AGAP Life Offerings, LLC, and Charles D. Madden v. Texas State Securities Board; and John Morgan, Successor of Bennette Zivley, in his Official Capacity as Securities Commissioner of the State of TexasAppeal from 98th District Court of Travis County (memorandum opinion )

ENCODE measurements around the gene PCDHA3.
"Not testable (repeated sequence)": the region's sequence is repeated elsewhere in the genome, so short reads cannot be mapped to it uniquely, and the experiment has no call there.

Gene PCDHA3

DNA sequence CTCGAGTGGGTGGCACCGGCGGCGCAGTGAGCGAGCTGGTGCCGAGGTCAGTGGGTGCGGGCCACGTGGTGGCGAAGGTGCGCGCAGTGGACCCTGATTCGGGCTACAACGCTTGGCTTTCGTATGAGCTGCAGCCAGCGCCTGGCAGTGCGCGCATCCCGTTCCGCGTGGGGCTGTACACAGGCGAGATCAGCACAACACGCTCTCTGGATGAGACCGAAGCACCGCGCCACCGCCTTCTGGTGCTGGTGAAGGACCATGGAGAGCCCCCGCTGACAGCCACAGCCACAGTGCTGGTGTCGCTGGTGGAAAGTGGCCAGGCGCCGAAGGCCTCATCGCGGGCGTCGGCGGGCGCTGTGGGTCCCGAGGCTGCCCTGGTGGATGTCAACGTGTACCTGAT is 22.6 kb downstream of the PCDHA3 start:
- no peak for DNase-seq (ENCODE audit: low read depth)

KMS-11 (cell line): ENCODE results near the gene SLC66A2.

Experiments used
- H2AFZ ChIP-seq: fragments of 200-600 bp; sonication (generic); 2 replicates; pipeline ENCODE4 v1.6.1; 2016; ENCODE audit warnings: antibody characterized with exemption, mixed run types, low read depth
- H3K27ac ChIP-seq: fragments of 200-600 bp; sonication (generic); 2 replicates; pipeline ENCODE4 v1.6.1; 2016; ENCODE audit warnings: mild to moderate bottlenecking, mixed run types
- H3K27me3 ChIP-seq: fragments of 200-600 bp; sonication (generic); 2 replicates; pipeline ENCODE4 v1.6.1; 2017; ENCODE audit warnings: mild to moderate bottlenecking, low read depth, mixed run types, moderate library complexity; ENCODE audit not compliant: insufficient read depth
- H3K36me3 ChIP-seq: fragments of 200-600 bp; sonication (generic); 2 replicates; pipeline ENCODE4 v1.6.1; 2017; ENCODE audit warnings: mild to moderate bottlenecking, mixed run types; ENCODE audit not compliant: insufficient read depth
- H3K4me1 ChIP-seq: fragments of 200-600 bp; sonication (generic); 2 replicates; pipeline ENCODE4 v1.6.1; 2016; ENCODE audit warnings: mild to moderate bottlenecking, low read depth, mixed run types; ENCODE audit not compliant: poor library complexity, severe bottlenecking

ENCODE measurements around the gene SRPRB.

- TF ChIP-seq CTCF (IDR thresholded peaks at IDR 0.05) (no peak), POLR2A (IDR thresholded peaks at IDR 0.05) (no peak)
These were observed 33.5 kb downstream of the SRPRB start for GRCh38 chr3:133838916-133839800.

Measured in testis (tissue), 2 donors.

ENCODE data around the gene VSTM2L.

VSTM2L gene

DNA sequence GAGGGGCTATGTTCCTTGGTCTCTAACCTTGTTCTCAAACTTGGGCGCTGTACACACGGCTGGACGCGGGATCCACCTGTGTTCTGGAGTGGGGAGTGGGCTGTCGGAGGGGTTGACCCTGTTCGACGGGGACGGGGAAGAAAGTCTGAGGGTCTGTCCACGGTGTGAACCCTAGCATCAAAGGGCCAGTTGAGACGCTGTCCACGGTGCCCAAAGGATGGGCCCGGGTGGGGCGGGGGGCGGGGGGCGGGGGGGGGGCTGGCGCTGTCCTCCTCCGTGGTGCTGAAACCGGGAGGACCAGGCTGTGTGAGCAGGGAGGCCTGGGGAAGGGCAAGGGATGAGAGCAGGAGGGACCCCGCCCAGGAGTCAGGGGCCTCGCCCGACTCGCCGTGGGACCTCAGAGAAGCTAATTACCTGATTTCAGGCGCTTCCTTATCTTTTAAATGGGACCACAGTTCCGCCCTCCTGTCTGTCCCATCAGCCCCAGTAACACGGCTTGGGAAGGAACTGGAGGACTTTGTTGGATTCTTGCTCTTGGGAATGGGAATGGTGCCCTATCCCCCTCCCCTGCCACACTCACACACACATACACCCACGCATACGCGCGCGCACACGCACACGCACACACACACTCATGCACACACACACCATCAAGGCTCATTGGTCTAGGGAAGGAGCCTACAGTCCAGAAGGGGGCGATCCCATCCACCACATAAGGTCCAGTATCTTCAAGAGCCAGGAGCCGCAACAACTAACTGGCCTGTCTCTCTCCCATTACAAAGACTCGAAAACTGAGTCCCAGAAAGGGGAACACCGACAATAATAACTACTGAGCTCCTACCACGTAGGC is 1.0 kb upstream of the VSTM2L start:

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TEXAS COURT OF APPEALS, THIRD DISTRICT, AT AUSTIN NO. 03-11-00535-CV AGAP Life Offerings, LLC, and Charles D. Madden, Appellants v. Texas State Securities Board; and John Morgan, Successor of Bennette Zivley, in his Official Capacity as Securities Commissioner of the State of Texas, Appellees FROM THE DISTRICT COURT OF TRAVIS COUNTY, 98TH JUDICIAL DISTRICT NO. D-1-GN-11-000886, HONORABLE ORLINDA NARANJO, JUDGE PRESIDING MEMORANDUM OPINION The Securities Commissioner of the State of Texas issued an emergency order prohibiting AGAP Life Offerings, LLC, and Charles Madden (cumulatively AGAP ) from engaging in various business activities. After an administrative hearing, the Commissioner issued another order modifying the preexisting emergency order, but the new order still prohibited AGAP from engaging in the allegedly improper business activities. In response, AGAP sought judicial review of the Commissioner s final order. After AGAP initiated its suit, the Commissioner filed a plea to the jurisdiction asserting that the suit for judicial review was not timely filed. Ultimately, the district court granted the Commissioner s plea and dismissed AGAP s suit for judicial review. AGAP appeals the district court s ruling, and we will affirm the district court s ruling. GOVERNING STATUTORY FRAMEWORK The controversy in this case results from the interplay between provisions of the Texas Securities Act and the Administrative Procedure Act. Essentially, the issue is whether the Securities Act relieves parties of the obligation of complying with a statutory prerequisite to suit listed in the Administrative Procedure Act. Under the Administrative Procedure Act, a person seeking to initiate judicial review of an agency determination must file a petition no later than the 30th day after the date on which the decision that is the subject of the complaint is final and appealable. Tex. Gov t Code § 2001.176(a). In addition to this requirement, the Administrative Procedure Act sets out the circumstances under which an agency decision is final. See id. § 2001.144(a). In relevant part, the Act states that if a timely motion for rehearing is filed, the decision is final when the motion for rehearing is overruled by the agency or when the motion is overruled by operation of law. See id. § 2001.144(a)(2). Regarding rulings on motions for rehearing, the Act explains that if an agency does not act on a motion for rehearing, the motion is overruled by operation of law 45 days after a party received notice of the order. See id. § 2001.146(c). In addition, the Act explains that, with some exceptions, a timely motion for rehearing is a prerequisite to an appeal in a contested case. Id. § 2001.145(a). Finally, the Act states that a final decision is appealable. Id. § 2001.145(b). Although the Administrative Procedure Act sets out general requirements for agencies and for challenging agency determinations, the Texas Securities Act sets out the particular circumstances under which the Commissioner may issue an emergency cease and desist order and the manner in which those orders may be challenged. See Tex. Rev. Civ. Stat. art. 581-23-2. In particular, the Securities Act allows the Commissioner to issue an emergency cease and desist 2 order to a person whom the Commissioner reasonably believes is engaging or about to engage in fraudulent activities relating to the sale of securities, has made an offer containing a statement that is materially misleading or is otherwise likely to deceive the public, or is engaging or is about to engage in an act that violates the provisions of the Act or governing rules. Id. art. 581-23-2(A). Regarding challenges to emergency orders issued by the Commissioner, the Act specifies that unless a person against whom the order is directed requests a hearing within 31 days of being served, the order is final and nonappealable. Id. art. 581-23-2(C). Further, the Act also clarifies that if a request for a hearing is made, the Commissioner is obligated to schedule a hearing. Id. art. 581-23-2(D) (explaining that if party requests hearing, hearing must be held within 10 days); see also id art. 581-24(C) (explaining that hearings are subject to the requirements of Administrative Procedure Act). Finally, the Act explains that after conducting a hearing, the Commissioner is required to affirm, modify, or set aside the order and that [a]n order affirming or modifying the emergency order is immediately final for purposes of enforcement and appeal. Id. art. 581-23-2(E). The parties take issue with whether the language making an order by the Commissioner immediately final for purposes of enforcement and appeal relieves parties seeking judicial review of the obligation to file a motion for rehearing with the Commissioner before filing their petitions. BACKGROUND The Commissioner issued an emergency order that prevented AGAP from engaging in various activities related to the sale of securities. AGAP challenged the order and 3 requested a hearing on the motion. See Tex. Rev. Civ. Stat. art. 581-23-2(D). After a hearing was held, the Commissioner issued an order modifying the initial emergency order but retaining the prohibitions against AGAP. See id. art. 581-23-2(E). That final order was SIGNED and ENTERED on January 20, 2011. Approximately two weeks after the order was entered, AGAP filed a motion for rehearing. See Tex. Gov t Code § 2001.146(a). The Commissioner did not act on the motion. Because the Commissioner did not act on the motion, AGAP waited to seek judicial review until after the passing of the 45-day deadline by which motions for rehearing are overruled by operation of law under the Administrative Procedure Act. See id. § 2001.146(c). AGAP s petition was filed on March 24, 2011, which was less than 30 days from when a motion for rehearing would have been overruled by operation of law under the Act but more than 60 days from when the Commissioner s final order was issued. In response to AGAP s filing suit, the Commissioner filed a plea to the jurisdiction. In his plea, the Commissioner argued that the Securities Act makes emergency orders issued by the Commissioner immediately final and appealable upon their issuance. See Tex. Rev. Civ. Stat. art. 581-23-2(E). Accordingly, the Commissioner asserted that parties seeking judicial review of an agency order are excused from the obligation of filing a motion for rehearing and must instead file a suit for judicial review within 30 days of an agency order being issued. See Tex. Gov t Code § 2001.176(a). In light of that deadline, the Commissioner insisted that AGAP s suit was not timely filed because the suit was not filed until over 60 days from the date that the order issued. When responding to the plea, AGAP urged that its suit was timely because it filed the suit within 30 days of its motion for rehearing being overruled by operation of law. 4 After convening a hearing regarding the plea, the district court concluded that AGAP s petition was not timely and, accordingly, granted the plea and dismissed all of AGAP s claims with prejudice. In an explanatory letter to counsel, the district court stated that post-hearing matters under the Securities Act are not governed by the Administrative Procedure Act. AGAP appeals the district court s order granting the Commissioner s plea. STANDARD OF REVIEW This appeal concerns whether a statutory prerequisite to suit was performed. For suits against governmental entities, a plaintiff must comply with all of the statutory prerequisites to suit, and those prerequisites are jurisdictional in nature. Tex. Gov t Code § 311.034; see In re United Servs. Auto. Ass n, 307 S.W.3d 299, 308 (Tex. 2010) (explaining that legislature has chosen to make filing deadlines jurisdictional for cases against governmental entities). Accordingly, a plaintiff s alleged failure to comply with the prerequisites may be properly asserted in a plea to the jurisdiction. Prairie View A&M Univ. v. Chatha, 381 S.W.3d 500, 511 (Tex. 2012). Appellate courts review de novo a trial court s ruling on a plea to the jurisdiction. Westbrook v. Penley, 231 S.W.3d 389, 394 (Tex. 2007); see Harris Cnty. v. Sykes, 136 S.W.3d 635, 638 (Tex. 2004) (explaining that [a] plea to the jurisdiction is a dilatory plea that seeks dismissal of a case for lack of subject matter jurisdiction ). When performing this review, courts look to the plaintiff s petition to ascertain whether the facts pled affirmatively demonstrate that jurisdiction exists. State v. Holland, 221 S.W.3d 639, 642 (Tex. 2007). If the pleadings are insufficient to establish jurisdiction but do not affirmatively demonstrate an incurable defect, the plaintiff should be afforded the opportunity to replead. Id. at 643. However, if the pleadings affirmatively negate 5 the existence of jurisdiction, then a plea to the jurisdiction may be granted without allowing the plaintiffs an opportunity to amend. Texas Dep t of Parks & Wildlife v. Miranda, 133 S.W.3d 217, 227 (Tex. 2004). Resolution of this appeal involves the construction of various statutes. Statutory construction is a legal question that is reviewed de novo. Texas Lottery Comm n v. First State Bank of DeQueen, 325 S.W.3d 628, 635 (Tex. 2010). In performing this analysis, an appellate court s primary goal is to determine and give effect to the Legislature s intent. American Zurich Ins. Co. v. Samudio, 370 S.W.3d 363, 368 (Tex. 2012). The intent of the legislature is best understood through the plain language of the statutes. Chatha, 381 S.W.3d at 507. In assessing the legislature s intent, appellate courts study the entire act rather than examine provisions in isolation. Fitzgerald v. Advanced Spine Fixation Sys., Inc., 996 S.W.2d 864, 866 (Tex. 1999). Under this analysis, courts presume that every word was deliberately chosen and that excluded words were purposefully left out. USA Waste Servs. of Houston, Inc. v. Strayhorn, 150 S.W.3d 491, 494 (Tex. App. Austin 2004, pet. denied). If the text of the statutes is clear and unambiguous, the text is determinative of the legislature s intent unless the plain language would produce absurd results. Entergy Gulf States, Inc. v. Summers, 282 S.W.3d 433, 437 (Tex. 2009). Stated differently, courts should only resort to rules of construction or extrinsic information if the statutory language is ambiguous. In re Estate of Nash, 220 S.W.3d 914, 917 (Tex. 2007). DISCUSSION In one issue on appeal, AGAP asserts that the district court erred by granting the Commissioner s plea. 6 In challenging the district court s order, AGAP contends that unless an agency s governing statutes provide otherwise, the Administrative Procedure Act s contested-case and judicial-review procedures apply to agency-governed proceedings. See Marble Falls Indep. Sch. Dist. v. Scott, 275 S.W.3d 558, 563 (Tex. App. Austin 2008, pet. denied); see also Tex. Gov t Code § 2001.001(1) (stating that Act was created to provide minimum standards of uniform practice and procedure for state agencies ). Moreover, AGAP urges that the Securities Act does not provide otherwise and, accordingly, argues that the requirements of the Securities Act must be read in conjunction with the provisions of the Administrative Procedure Act governing judicial review of contested cases. See Texas Natural Res. Conservation Comm n v. Sierra Club, 70 S.W.3d 809, 812 (Tex. 2002). Regarding judicial review under the Administrative Procedure Act, AGAP notes that the Act mandates in most circumstances that parties timely file motions for rehearing with the agency before seeking judicial review of an agency decision, Tex. Gov t Code § 2001.145(a), sets out the circumstances under which an agency order is final and appealable, id. §§ 2001.144(a), .145(b), and requires that an individual seeking judicial review to file a petition within 30 days of an agency s decision becoming final and appealable, id. § 2001.176(a). See also id. § 2001.171 (requiring individual to exhaust all administrative remedies before seeking judicial review). Furthermore, AGAP contends that if the legislature had intended for the motion-for-rehearing requirement to be subject to the requirements of other statutes, it would have written the provisions of the Administrative Procedure Act to account for that possibility. See id. § 2001.145 (stating that, with two exceptions under Act, motion for rehearing is prerequisite to appeal contested case); see also id. § 2001.176 (listing certain requirements for seeking judicial review but stating that 7 requirements apply [u]nless otherwise provided by statute ). In light of these provisions, AGAP insists that it was required to file a motion for rehearing before seeking judicial review, that the agency s order was not appealable until the motion for rehearing was ruled on, and that the 30-day deadline for seeking judicial review did not begin until the motion for rehearing was ruled on. Accordingly, AGAP contends that its petition seeking judicial review was timely.1 In addressing the language of the Securities Act, AGAP alleges that rather than excusing the usual need to file a motion for rehearing, the provision merely renders the Commissioner s order immediately final. In other words, AGAP argues that the decision is final because the Commissioner s order represents the Commissioner s definitive position on the issue. See City of El Paso v. Madero Dev. & Constr. Co., 803 S.W.2d 396, 399 (Tex. App. El Paso 1991, writ denied) (discussing finality requirement and distinguishing it from exhaustion requirement). 1 AGAP also contends that construing the Securities Act as requiring a party to file a motion for rehearing before seeking judicial review is consistent with public policy. Specifically, AGAP urges that its construction serves the interest of requiring parties to fully exhaust their administrative remedies before seeking judicial review and of allowing agencies to have an opportunity to correct their mistakes. Although AGAP has indeed identified compelling policy arguments, our task is to construe the governing statutes as written, and in performing that task, we should not resort to extraneous tools unless the language of the statute is unclear. See In re Estate of Nash, 220 S.W.3d 914, 917 (Tex. 2007); see also Upjohn Co. v. Rylander, 38 S.W.3d 600, 612 (Tex. App. Austin 2000, pet. denied) (explaining that public policy arguments should not override the Legislature s intent ). As will be discussed more thoroughly later, we believe that the language of the statutes is clear. Moreover, the task of weighing the various competing public policy concerns, including the desire for a more speedy resolution of challenges to emergency orders, is a function better suited to the legislature. Cf. Texas Natural Res. Conservation Comm n v. IT-DAVY, 74 S.W.3d 849, 854 (Tex. 2002) (explaining that legislature is in best position to weigh conflicting policies associated with waiving immunity). 8 But AGAP insists that a party must still exhaust his administrative remedies by filing a motion for rehearing before seeking judicial review of the Commissioner s decision.2 In light of the plain language of the Securities Act, we cannot agree with AGAP that administrative exhaustion in these types of cases requires a party to file a motion for rehearing. The Securities Act allows the Commissioner to issue an emergency cease and desist order, 2 In challenging the district court s order, AGAP also points to the rule governing motions for rehearing for contested cases under the Securities Act and notes that the rule in effect during the time relevant to this case required parties seeking judicial review to file a motion for rehearing within 20 days of receiving notice of the Commissioner s decision. See 22 Tex. Reg. 1006 (1997) (State Sec. Bd., Motion for Rehearing), adopted 22 Tex. Reg. 3213 (1997), amended by 23 Tex. Reg. 8599 (1998), adopted by 23 Tex. Reg. 12292 (1998), repealed by 36 Tex. Reg. 8471 (2011), adopted 37 Tex. Reg. 2165 (2012) (current version at 7 Tex. Admin. Code § 105.17). Moreover, AGAP highlights that the Commissioner filed his own motion for rehearing in this case and thereby demonstrated his belief that motions for rehearing were required. In post-submission briefing, AGAP points to a provision of the Occupations Code containing language that is identical to the provision of the Securities Act at issue, see Tex. Occ. Code § 301.471(e), and notes that the corresponding rule provides that a motion for rehearing is not a prerequisite to appeal only when the order states that it is final and effective on the date issued and contains a finding stating that the order requires immediate effect to protect the public, 22 Tex. Admin. Code § 213.23(j), (k) (2013) (Tex. Bd. of Nursing, Decision of the Board). In other words, AGAP argues that parties are generally required to file motions for rehearing even though the provision of the Occupations Code specifies that the agency s decisions are immediately final. Although AGAP correctly points out that there are circumstances in which courts will defer to an agency s interpretation, we do not defer if the agency s construction is inconsistent with the plain language of the governing statute. DuPont Photomasks, Inc. v. Strayhorn, 219 S.W.3d 414, 420 (Tex. App. Austin 2006, pet. denied). As explained more thoroughly in the body of the opinion, we believe that the plain language of the governing statute does not require a party to file a motion for rehearing before seeking judicial review of an emergency order issued by the Commissioner. Moreover, we note that the current version of the rule excludes parties from the obligation of filing a motion for rehearing before seeking judicial review of emergency orders. See 7 Tex. Admin. Code § 105.17(a) (2013) (State Sec. Bd., Motion for Rehearing). Furthermore, we do not believe that the Commissioner s decision to file his own motion for rehearing could have established a requirement for a motion for rehearing that was not permitted by the governing statute or could have somehow extended the deadline for seeking judicial review. See Edwards Aquifer Auth. v. Chemical Lime, Ltd., 291 S.W.3d 392, 403-04 (Tex. 2009) (explaining that in absence of statutory authority, agency s actions may not extend filing deadline set by legislature). 9 Tex. Rev. Civ. Stat. art. 581-23-2(A), and allows parties that are subject to an emergency order to request a hearing on the order, id. art. 581-23-2(D). The Act also directs that after the hearing, the Commissioner shall affirm, modify, or set aside in whole or part the emergency order. Id. art. 58123-2(E). Finally, the Act mandates that an order affirming or modifying the emergency order is immediately final for purposes of enforcement and appeal. Id. (emphases added). By including the phrase immediately final for purposes of enforcement and appeal, the legislature evidenced its intent to make orders affirming or modifying one of the Commissioner s emergency orders appealable upon their issuance.3 See id. In other words, a party sufficiently exhausts his administrative remedies in these circumstances by complying with the only administrative action required by the legislature: requesting an administrative hearing to challenge an emergency order by the Commissioner. See id. art. 581-23-2(E). Accordingly, the governing statute provides otherwise and does not require a party to file a motion for rehearing with the agency before the order will be deemed final and appealable. Moreover, construing the Securities 3 As support for the idea that the Securities Act provisions should be read in conjunction with the Administrative Procedure Act to require that a party file a motion for rehearing as a prerequisite to appeal, AGAP refers to various opinions stating that an agency decision is not appealable until a motion for rehearing is filed and overruled; however, none of those cases involve a situation in which the governing statute states that an agency order is immediately final for purposes of enforcement and appeal. See, e.g., Texas Water Comm n v. Dellana, 849 S.W.2d 808, 810 (Tex. 1993) (concluding that party was obligated to file motion for rehearing and exhaust administrative remedies before filing suit when statute required person to appeal within 30 days of effective date of order); Lindsay v. Sterling, 690 S.W.2d 560, 563-64 (Tex. 1985) (reading Administrative Procedure Act in conjunction with Alcoholic Beverage Code to determine that 30day period for seeking judicial review did not begin until motion for rehearing had been overruled within 45 days as specified in Code); Reed v. State of Texas Dep t of Licensing & Regulation, 820 S.W.2d 1, 4 (Tex. App. Austin 1991, no writ) (affirming dismissal of suit because party failed to file motion for rehearing prior to seeking judicial review of agency decision under statute stating that person appealing license revocation has 30 days in which to appeal commissioner s decision ). 10 Act as not requiring the filing of a motion for rehearing before seeking judicial review is consistent with the desire for quick and final resolution of the emergency orders evidenced by the legislature s decision to impose short deadlines for scheduling hearings. See id. art. 581-23-2(D) (requiring Commissioner to schedule hearing within 10 days).4 On appeal, AGAP also contends that if there is a conflict between the Securities Act and the Administrative Procedure Act, the provisions of the Administrative Procedure Act 4 In a related set of arguments, AGAP contends that the Administrative Procedure Act does specify circumstances in which a party is not required to file a motion for rehearing because an agency decision is final when rendered, but it argues that those circumstances are not present here. Under the Act, an agency decision may be final on the day it is rendered in circumstances in which the agency finds that an imminent peril to the public health, safety, or welfare requires immediate effect of a decision. Tex. Gov t Code § 2001.144(a)(3). In addition, the Act further provides that the agency s decision must recite this finding and state that the decision is final and effective on the date rendered. Id. § 2001.144(b). AGAP notes that the order at issue does not contain a finding of that type, nor does it specify that it was final and effective on the date rendered; instead, AGAP contends that the order merely stated that it was SIGNED and ENTERED on January 20, 2011. As we concluded above, the legislature has expressed its intention to excuse parties from any obligation to file a motion for rehearing when seeking judicial review of an emergency order by the Commissioner. Accordingly, we cannot agree with AGAP s suggestion that the Commissioner s order was not final and appealable because it did not satisfy the requirements of the provision of the Administrative Procedure Act exempting parties from the need for filing a motion for rehearing in emergency circumstances. Id. § 2001.144(a)(3). Upon reviewing the provisions exempting the need for a motion for rehearing under the Administrative Procedure Act, we believe that one of the purposes of specifically informing a party that an order is final and effective when issued is because, in the typical case, those decisions are not final and are subject to further administrative review. For that reason, the parties need to be informed whether the order is final and appealable in order to know which type of review process to initiate. That type of concern is not as present for emergency orders under the Securities Act because the Act mandates that all emergency orders are final and are not subject to further administrative review. However, we do note that when the district court addressed this issue in a letter to the parties, it stated that the best practice at the administrative agency level should be to put a party on notice that an order is final and appealable. This is especially true in an emergency context, as contemplated by the [Administrative Procedure Act] in Tex. Gov t Code § 2001.044(b) requiring an emergency order recite that the order is final and effective on the date rendered. 11 should control and require that a motion for rehearing be filed and ruled on before a party seeks judicial review of an agency decision. As support for this proposition, AGAP primarily relies on Simmons v. Texas State Board of Dental Examiners, 925 S.W.2d 652 (Tex. 1996). In that case, the Board of Dental Examiners revoked Simmons s license, and Simmons sought to challenge the Board s action by filing a motion for rehearing with the Board and also seeking judicial review. Id. at 652. Simmons then moved to stay the judicial proceedings until his motion for rehearing was ruled on. Id. After his motion was overruled, Simmons moved to reinstate the judicial-review proceeding; however, the district court dismissed his suit for lack of jurisdiction. Id. at 653. Simmons argued that he filed his suit before his motion for rehearing was ruled on because the Dental Practice Act required an individual seeking judicial review of his revocation to file a petition within 30 days of receiving notice of his revocation. Id. In resolving the issues on appeal, the supreme court concluded that the 30-day deadline under the Dental Practice Act conflicted with the motion-for-rehearing requirement of the Administrative Procedure Act because the 30-day deadline runs from the time of notice and not from when the order is final and appealable. Id.; cf. Lindsay v. Sterling, 690 S.W.2d 560, 563 (Tex. 1985) (explaining that provision of Alcoholic Beverage Code requiring applicant to appeal determination within 30 days of agency decision becoming final was not in conflict with motion-for-rehearing requirement of Administrative Procedure Act and concluding that provisions should be read together to mean that agency decision was final when motion for rehearing was ruled upon). In light of this conflict, the supreme court determined that Simmons s motion to reinstate substantially satisfied the judicial-review requirements of the [Administrative Procedure Act] and thus invoked the district court s appellate jurisdiction. Simmons, 925 S.W.2d at 654. 12 Under the circumstances of this case, we believe that AGAP s reliance on Simmons is misplaced. Unlike the situation in Simmons, the legislature has not enacted a deadline in a governing agency statute that is inconsistent with a deadline in the Administrative Procedure Act; to the contrary, the legislature has entirely relieved parties of the obligation of filing a motion for rehearing when contesting an emergency order by the Commissioner. See Tex. Rev. Civ. Stat. art. 581-232(E); see also Sierra Club, 70 S.W.3d at 812 (explaining that if there is conflict between Administrative Procedure Act and agency s governing statutes, agency s statutes control). Accordingly, parties attempting to appeal an order by the Commissioner do not face the impossible choice presented in Simmons when attempting to timely comply with all prerequisites to seeking judicial review. See Simmons, 925 S.W.2d at 654; cf. Mednick v. Texas State Bd. of Pub. Accountancy, 933 S.W.2d 336, 338 (Tex. App. Austin 1996, writ denied) (concluding that because Accountancy Act incorporated provisions of Administrative Procedure Act, party was allowed to file motion for rehearing within deadline provided by Administrative Procedure Act rather than shorter one provided by Accountancy Act). Instead, because the legislature did not except any of the other requirements under the Administrative Procedure Act, parties are simply obligated to file a petition seeking judicial review within the 30-day deadline listed in the Act. See Tex. Gov t Code § 2001.176(a). Moreover, although it is not necessary to our decision here, we do note that when there is a conflict between a general provision and a more specific one, the specific provision prevails as an exception to the general provision, unless the general provision is the later enactment and the manifest intent is that the general provision prevail. Id. § 311.026. The Securities Act provision regarding appealability of emergency orders is more specific than the general requirements 13 of the Administrative Procedure Act, and the Securities Act provision was more recently enacted than the provision of the Administrative Procedure Act requiring motions for rehearing to be filed. Compare Act of May 27, 2001, 77th Leg., R.S., ch. 1091, § 3.05, sec. 23-2, 2001 Tex. Gen. Laws 2399, 2422 (promulgating provision governing cease-and-desist orders), with Act of April 30, 1993, 73d Leg., R.S., ch. 268, § 1, sec. 2001.145, 1993 Tex. Gen. Laws 583, 748 (requiring filing of motions for rehearing as prerequisite to suit), amended by Act of May 13, 1997, 75th Leg., R.S., ch. 611, § 2, sec. 2001.145, 1997 Tex. Gen. Laws 2148, 2148. Having determined that the legislature has excepted the requirement of filing a motion for rehearing as a prerequisite to suit for appeals of emergency orders by the Commissioner, we must now determine whether AGAP complied with the other prerequisites to suit. As discussed previously, under the Administrative Procedure Act, a party is obligated to file a petition seeking judicial review not later than the 30th day after the date on which the decision . . . is final and appealable. Tex. Gov t Code § 2001.176(a). Under the provisions of the Securities Act, the Commissioner s order became final and appealable on January 20, 2011. However, AGAP did not file its petition for judicial review until more than 60 days after the order became final and appealable. Accordingly, we must conclude that AGAP failed to satisfy all of the jurisdictional prerequisites to suit by failing to timely file its petition, see id. § 311.034, and that, therefore, the district court properly granted the Commissioner s plea to the jurisdiction, see Jones v. State Bd. of Educator Certification, 315 S.W.3d 237, 240 (Tex. App. Austin 2010, pet. denied) (stating that [i]n suits against governmental entities, a timely filed petition for judicial review is a statutory prerequisite to suit, so that failure to comply deprives the trial court of jurisdiction ). For these reasons, we overrule AGAP s sole issue on appeal. 14 CONCLUSION Having overruled AGAP s sole issue on appeal, we affirm the district court s order granting the Commissioner s plea to the jurisdiction. __________________________________________ David Puryear, Justice Before Justices Puryear, Henson, and Goodwin; Justice Henson not participating Affirmed Filed: November 26, 2013 15